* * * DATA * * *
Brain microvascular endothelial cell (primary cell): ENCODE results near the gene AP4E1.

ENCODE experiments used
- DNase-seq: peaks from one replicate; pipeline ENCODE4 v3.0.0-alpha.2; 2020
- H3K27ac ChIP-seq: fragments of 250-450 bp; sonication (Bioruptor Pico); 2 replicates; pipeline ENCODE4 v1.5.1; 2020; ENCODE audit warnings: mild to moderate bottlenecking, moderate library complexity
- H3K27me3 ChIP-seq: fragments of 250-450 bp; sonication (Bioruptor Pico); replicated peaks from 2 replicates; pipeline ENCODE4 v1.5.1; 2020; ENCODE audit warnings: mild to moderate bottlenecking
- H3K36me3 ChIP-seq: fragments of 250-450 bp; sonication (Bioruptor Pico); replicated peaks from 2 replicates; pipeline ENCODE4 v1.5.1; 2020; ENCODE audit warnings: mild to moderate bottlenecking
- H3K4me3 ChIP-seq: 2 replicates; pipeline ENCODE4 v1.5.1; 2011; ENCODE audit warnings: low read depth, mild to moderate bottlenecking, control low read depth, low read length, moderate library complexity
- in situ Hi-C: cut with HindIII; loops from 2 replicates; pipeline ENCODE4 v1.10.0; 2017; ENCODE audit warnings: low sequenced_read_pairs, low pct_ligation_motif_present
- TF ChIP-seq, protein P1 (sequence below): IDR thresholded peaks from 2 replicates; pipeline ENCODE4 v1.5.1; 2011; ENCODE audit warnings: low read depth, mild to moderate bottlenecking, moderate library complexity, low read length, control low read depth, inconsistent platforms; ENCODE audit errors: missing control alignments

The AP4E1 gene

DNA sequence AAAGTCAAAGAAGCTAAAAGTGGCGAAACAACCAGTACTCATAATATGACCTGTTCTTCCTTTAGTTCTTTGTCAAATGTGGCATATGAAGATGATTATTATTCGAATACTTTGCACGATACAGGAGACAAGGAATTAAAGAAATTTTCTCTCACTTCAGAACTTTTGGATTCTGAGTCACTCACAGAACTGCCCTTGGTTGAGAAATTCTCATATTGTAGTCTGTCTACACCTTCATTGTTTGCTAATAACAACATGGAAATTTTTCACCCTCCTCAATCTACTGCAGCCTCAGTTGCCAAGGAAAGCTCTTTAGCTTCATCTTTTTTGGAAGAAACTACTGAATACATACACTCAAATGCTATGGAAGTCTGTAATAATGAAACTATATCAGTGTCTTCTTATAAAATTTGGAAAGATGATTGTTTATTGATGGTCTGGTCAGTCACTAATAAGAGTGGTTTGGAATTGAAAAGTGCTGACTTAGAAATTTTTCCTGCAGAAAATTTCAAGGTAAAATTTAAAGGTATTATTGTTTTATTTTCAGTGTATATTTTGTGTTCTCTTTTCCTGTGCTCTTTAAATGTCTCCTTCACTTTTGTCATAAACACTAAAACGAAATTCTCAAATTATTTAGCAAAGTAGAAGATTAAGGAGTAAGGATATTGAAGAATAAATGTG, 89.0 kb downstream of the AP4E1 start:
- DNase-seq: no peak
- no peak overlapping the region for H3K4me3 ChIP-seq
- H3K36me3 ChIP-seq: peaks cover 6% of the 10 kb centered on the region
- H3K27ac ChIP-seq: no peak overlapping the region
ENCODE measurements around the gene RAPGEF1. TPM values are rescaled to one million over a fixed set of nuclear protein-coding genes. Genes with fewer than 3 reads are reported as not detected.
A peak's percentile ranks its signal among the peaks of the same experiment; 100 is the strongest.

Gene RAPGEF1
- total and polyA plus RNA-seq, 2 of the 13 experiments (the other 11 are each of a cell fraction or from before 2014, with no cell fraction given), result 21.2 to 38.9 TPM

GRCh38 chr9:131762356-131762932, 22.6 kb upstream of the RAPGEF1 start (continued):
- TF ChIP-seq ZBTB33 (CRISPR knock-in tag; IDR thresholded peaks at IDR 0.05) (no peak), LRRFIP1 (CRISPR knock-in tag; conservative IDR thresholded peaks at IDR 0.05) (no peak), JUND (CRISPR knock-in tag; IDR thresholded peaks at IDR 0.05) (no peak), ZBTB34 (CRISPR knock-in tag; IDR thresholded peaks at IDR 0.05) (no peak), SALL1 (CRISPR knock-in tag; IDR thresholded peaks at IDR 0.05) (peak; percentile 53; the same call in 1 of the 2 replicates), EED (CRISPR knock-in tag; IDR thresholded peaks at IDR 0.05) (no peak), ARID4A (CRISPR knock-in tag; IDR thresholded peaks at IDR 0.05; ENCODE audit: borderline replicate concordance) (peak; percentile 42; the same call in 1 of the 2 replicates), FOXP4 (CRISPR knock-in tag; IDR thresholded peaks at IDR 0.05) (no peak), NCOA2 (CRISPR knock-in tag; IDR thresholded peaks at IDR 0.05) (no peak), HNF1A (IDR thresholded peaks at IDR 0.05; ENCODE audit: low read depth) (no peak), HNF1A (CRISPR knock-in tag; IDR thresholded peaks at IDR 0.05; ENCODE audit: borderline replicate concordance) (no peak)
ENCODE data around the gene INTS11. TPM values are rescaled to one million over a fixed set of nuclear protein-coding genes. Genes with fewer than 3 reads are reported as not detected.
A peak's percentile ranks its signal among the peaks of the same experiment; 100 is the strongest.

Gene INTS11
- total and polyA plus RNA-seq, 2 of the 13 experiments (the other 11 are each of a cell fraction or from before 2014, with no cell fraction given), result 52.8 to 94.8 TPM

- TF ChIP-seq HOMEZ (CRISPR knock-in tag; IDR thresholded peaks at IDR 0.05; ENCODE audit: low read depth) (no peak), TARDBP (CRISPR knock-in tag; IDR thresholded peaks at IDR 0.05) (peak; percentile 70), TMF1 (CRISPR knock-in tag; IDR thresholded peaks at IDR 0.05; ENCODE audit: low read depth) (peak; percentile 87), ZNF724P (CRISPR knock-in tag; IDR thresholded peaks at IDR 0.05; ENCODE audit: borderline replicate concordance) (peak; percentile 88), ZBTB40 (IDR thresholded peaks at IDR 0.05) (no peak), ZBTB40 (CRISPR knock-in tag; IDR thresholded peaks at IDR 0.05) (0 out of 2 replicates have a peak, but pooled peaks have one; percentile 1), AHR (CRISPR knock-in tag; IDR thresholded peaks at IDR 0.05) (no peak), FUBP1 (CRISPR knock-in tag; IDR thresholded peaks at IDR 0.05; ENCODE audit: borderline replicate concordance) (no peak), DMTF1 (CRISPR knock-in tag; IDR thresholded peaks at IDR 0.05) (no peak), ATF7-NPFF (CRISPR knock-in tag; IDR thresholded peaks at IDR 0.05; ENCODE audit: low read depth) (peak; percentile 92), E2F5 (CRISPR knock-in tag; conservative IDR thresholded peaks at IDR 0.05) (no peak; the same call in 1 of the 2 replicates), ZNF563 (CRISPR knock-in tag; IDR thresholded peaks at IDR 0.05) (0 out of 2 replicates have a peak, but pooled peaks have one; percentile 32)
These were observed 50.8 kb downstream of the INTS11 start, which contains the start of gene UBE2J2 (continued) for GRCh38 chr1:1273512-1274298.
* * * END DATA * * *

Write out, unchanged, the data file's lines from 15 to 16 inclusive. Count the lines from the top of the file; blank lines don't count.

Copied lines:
- H3K27ac ChIP-seq: no peak overlapping the region
ENCODE measurements around the gene RAPGEF1. TPM values are rescaled to one million over a fixed set of nuclear protein-coding genes. Genes with fewer than 3 reads are reported as not detected.